I meant including the new version (in progress), up until N3000 at least, unless I missed anything.

"A member function is reentrant if multiple threads can invoke it on the same object. Invoking a member function on different copies is thread safe by default, unless the instances share some mutable data (certainly, "Anyone using such a Body is asking for trouble and he deserves it.")"
Don't take my word for it, e.g., see http://doc.qt.nokia.com/4.6/threads-reentrancy.html.

"TBB doesn't need reentrant Body, it needs thread safe copies of Body."
Reentrant should be enough, as all threads operate on different instances.

"const is synonym to immutable. Successive calls on the same object should give the same result. TBB invokes the call operator on each copy of Body only once. const doesn't really apply here."
const is by no means synonymous with immutable. In C++ it's a contract that if you get a const reference you are not allowed to significantly modify the object (beyond what has been declared mutable), but other code holding a non-const reference can still modify it when your back is turned (concurrently or otherwise). Only the author can make an object immutable, by not providing any way of modifying it even to code that has a non-const reference.

"With truly non-mutating call operator each thread could reuse its copy of Body by letting it to process more then one section of blocked range. But there is no way to enforce the call operator as const."
C++ can be subverted in many ways, so to be productive you have to work with it, not against it: mutable should be used only for part of the state that doesn't significantly change the object, such as a cached value.

renorm
Beginner
93 Views

Oh I see. I was using thread safe and reentrant as the same thing. Yes, according to that QT manual TBB needs only reentrant Body. But where const fits here? Passing Body by const is one thing but forcing the call operator as const is something different. parallel_for takes an instance of Body by const reference, which as you said, is a contract not to modified it. But const on the method is a different type of contract. The call operator doesn't need to be const unless TBB is intended to use the passed instance directly. TBB requires a const call operator, but TBB can't take advantages of the constness.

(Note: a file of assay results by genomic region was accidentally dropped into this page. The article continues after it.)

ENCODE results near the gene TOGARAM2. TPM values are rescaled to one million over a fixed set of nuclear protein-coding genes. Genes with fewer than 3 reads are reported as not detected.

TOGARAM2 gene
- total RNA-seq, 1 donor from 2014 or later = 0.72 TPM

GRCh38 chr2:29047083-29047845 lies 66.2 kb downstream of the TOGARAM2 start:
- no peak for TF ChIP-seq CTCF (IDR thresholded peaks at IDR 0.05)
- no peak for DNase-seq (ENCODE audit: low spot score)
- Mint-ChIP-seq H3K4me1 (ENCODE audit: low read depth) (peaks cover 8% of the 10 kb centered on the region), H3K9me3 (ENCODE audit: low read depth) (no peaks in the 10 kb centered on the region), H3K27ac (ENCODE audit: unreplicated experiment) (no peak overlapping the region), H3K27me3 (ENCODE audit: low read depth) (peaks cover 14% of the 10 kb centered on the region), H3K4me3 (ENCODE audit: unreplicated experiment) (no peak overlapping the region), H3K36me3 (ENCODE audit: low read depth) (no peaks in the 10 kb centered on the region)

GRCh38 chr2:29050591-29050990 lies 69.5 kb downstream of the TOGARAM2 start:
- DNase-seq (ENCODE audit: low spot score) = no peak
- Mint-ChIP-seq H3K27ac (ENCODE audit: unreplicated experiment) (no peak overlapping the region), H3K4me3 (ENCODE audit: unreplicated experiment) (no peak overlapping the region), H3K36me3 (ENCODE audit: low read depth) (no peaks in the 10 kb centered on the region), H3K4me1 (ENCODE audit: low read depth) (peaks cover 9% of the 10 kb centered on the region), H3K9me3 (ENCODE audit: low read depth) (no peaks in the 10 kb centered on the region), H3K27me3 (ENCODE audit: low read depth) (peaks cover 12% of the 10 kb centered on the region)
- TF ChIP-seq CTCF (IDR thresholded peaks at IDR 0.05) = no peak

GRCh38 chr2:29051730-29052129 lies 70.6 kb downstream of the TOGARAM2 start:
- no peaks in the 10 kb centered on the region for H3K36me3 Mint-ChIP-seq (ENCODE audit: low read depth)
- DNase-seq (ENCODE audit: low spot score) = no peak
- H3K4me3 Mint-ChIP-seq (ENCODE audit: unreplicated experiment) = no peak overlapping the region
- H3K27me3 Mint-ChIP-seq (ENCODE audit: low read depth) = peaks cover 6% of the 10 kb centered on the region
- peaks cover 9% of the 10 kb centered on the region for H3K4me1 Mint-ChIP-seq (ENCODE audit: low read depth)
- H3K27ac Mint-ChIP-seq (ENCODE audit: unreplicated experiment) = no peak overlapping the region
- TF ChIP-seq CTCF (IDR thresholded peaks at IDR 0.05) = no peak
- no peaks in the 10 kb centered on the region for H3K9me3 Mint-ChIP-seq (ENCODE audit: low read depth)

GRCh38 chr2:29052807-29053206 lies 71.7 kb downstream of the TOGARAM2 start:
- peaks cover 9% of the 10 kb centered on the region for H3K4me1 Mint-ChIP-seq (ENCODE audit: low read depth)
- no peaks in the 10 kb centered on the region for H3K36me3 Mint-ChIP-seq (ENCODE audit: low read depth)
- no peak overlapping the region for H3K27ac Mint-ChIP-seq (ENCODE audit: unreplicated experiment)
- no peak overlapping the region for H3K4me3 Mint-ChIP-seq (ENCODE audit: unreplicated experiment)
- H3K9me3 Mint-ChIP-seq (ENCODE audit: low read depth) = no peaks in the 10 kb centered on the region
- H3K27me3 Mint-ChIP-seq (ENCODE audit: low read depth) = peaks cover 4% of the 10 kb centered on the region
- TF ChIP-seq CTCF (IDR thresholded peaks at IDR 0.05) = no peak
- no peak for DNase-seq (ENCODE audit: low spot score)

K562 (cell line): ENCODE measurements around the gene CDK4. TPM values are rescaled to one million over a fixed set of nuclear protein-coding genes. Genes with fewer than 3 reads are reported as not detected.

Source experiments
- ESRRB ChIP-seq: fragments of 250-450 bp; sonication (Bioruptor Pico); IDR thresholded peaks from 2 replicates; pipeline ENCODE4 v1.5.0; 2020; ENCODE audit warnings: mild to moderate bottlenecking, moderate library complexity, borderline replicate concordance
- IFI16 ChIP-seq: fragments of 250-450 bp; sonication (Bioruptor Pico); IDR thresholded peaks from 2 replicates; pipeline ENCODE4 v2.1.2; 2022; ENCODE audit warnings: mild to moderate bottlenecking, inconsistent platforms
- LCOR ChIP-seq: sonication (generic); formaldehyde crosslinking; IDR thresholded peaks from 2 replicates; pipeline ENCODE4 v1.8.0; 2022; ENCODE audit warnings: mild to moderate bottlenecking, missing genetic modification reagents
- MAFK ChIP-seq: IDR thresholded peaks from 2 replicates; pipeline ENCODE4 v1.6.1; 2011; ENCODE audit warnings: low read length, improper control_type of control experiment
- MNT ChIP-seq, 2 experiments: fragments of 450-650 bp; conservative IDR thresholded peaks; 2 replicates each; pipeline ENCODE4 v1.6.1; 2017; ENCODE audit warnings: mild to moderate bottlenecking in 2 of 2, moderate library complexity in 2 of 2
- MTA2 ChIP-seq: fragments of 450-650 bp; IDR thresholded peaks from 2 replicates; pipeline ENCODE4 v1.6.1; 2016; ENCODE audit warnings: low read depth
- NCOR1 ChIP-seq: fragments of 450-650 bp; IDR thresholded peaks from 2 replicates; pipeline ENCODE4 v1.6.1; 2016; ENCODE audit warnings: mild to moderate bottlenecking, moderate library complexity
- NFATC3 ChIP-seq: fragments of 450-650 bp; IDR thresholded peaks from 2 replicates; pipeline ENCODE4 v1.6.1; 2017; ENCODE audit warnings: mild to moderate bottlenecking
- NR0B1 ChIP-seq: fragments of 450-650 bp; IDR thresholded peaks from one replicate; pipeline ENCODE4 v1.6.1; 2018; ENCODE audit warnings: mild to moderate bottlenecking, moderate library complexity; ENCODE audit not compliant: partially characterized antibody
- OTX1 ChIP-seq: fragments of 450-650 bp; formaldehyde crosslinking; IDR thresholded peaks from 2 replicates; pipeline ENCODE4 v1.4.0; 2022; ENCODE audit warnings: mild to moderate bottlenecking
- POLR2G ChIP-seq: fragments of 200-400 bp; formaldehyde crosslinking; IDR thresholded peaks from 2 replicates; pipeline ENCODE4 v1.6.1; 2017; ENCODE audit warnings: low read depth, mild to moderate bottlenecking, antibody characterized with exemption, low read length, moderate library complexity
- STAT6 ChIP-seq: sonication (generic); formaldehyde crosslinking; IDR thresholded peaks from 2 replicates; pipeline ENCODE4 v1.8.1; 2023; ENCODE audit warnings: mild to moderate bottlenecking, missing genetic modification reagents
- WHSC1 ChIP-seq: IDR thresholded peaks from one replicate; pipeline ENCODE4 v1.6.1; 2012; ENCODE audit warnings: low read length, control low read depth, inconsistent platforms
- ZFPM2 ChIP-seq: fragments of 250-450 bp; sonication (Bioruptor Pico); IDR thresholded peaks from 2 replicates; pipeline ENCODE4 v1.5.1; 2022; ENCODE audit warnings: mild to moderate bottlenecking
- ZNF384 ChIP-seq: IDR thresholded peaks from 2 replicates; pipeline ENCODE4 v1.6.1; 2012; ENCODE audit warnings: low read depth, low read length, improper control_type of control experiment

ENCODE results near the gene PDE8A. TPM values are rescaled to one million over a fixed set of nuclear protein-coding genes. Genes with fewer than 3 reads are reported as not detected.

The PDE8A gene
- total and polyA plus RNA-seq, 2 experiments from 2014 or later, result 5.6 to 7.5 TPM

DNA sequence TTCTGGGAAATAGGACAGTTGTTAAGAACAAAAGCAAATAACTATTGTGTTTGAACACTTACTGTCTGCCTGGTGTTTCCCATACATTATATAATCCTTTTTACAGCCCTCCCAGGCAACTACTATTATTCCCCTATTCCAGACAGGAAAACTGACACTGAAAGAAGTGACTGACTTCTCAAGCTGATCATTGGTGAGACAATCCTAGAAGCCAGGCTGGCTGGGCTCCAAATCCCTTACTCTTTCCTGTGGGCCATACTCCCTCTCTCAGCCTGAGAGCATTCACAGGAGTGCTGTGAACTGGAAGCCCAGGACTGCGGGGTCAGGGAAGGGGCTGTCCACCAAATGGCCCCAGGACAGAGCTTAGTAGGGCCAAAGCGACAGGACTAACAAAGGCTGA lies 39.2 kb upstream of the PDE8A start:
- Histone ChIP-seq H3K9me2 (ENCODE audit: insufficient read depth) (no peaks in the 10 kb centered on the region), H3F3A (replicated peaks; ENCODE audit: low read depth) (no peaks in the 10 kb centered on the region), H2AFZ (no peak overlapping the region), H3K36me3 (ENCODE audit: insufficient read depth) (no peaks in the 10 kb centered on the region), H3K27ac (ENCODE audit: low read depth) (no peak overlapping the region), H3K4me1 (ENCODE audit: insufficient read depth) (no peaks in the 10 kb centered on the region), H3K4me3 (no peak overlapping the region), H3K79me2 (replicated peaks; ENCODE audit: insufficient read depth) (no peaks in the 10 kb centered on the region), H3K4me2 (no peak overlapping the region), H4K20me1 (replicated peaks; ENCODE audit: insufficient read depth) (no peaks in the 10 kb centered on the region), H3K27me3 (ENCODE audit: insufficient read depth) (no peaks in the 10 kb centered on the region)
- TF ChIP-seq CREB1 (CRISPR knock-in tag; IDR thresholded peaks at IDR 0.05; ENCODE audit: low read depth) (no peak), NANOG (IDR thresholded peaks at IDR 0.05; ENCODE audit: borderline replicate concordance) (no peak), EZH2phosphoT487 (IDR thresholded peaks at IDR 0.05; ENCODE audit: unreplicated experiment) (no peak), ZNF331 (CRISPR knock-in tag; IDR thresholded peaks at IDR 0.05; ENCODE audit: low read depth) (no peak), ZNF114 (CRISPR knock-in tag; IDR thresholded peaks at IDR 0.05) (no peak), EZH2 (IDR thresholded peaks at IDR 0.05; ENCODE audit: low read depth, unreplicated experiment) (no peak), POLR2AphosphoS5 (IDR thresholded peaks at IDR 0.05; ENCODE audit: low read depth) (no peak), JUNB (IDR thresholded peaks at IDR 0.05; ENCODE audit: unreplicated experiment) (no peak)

With truly const call operator, e.a. successive calls from the same thread give the same result, each thread could reuse its copy of Body. Each thread gets exactly one copy and reuses it until all work is done. But TBB can't make that assumption, because that would be a minefield.
RafSchietekat
Black Belt
93 Views

"But where const fits here? Passing Body by const is one thing but forcing the call operator as const is something different. parallel_for takes an instance of Body by const reference, which as you said, is a contract not to modified it. But const on the method is a different type of contract. The call operator doesn't need to be const unless TBB is intended to use the passed instance directly. TBB requires a const call operator, but TBB can't take advantages of the constness."
I think we've been here already. Like STL, TBB calls with const by design: less is more. If you want to modify the object anyway, explicitly use mutable, or separate concerns by using another object to pass parameters as member variables, or put those parameters together in a struct that's allocated as a local variable in operator() and then passed around by reference as a single argument, or any other means, but in general code quality benefits from a discipline that doesn't modify the function object.

"With truly const call operator, e.a. successive calls from the same thread give the same result, each thread could reuse its copy of Body. Each thread gets exactly one copy and reuses it until all work is done. But TBB can't make that assumption, because that would be a minefield."
Not significantly modifying Body in a const operation is your responsibility, and making those pseudo-parameters mutable would not pose a problem. Perhaps somebody else could comment on the relative efficiency of parallel_for vs. parallel_reduce, which does reuse Body instances (for functional reasons), or you could speculate that there is no difference and benchmark them just to prove a point (and potentially have an additional workaround). :-) Intuitively, and since parallel_for is not simply implemented on top of parallel_reduce, I doubt it somewhat, but it would be interesting to have some figures.

Unless there are new issues, let's leave it at that.

(Added and partially retracted) Oh yes, on poor old computers without parallelism, it would be better to avoid all manner of parallelism overhead, so it wouldn't do to make a throwaway copy each time. But that's just an additional argument, and not very strong.
renorm
Beginner
93 Views

Let's leave it at that. Thanks for very informative discussion.